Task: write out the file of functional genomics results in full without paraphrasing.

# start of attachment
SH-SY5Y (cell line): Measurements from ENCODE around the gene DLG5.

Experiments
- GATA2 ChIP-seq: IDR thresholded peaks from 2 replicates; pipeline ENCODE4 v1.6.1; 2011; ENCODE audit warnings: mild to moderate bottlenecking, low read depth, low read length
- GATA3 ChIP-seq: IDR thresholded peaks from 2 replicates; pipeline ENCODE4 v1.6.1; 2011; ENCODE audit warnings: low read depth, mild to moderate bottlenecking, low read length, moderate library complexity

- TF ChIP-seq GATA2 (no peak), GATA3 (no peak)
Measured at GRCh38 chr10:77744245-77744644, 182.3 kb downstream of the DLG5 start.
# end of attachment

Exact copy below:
SH-SY5Y (cell line): Measurements from ENCODE around the gene DLG5.

Experiments
- GATA2 ChIP-seq: IDR thresholded peaks from 2 replicates; pipeline ENCODE4 v1.6.1; 2011; ENCODE audit warnings: mild to moderate bottlenecking, low read depth, low read length
- GATA3 ChIP-seq: IDR thresholded peaks from 2 replicates; pipeline ENCODE4 v1.6.1; 2011; ENCODE audit warnings: low read depth, mild to moderate bottlenecking, low read length, moderate library complexity

- TF ChIP-seq GATA2 (no peak), GATA3 (no peak)
Measured at GRCh38 chr10:77744245-77744644, 182.3 kb downstream of the DLG5 start.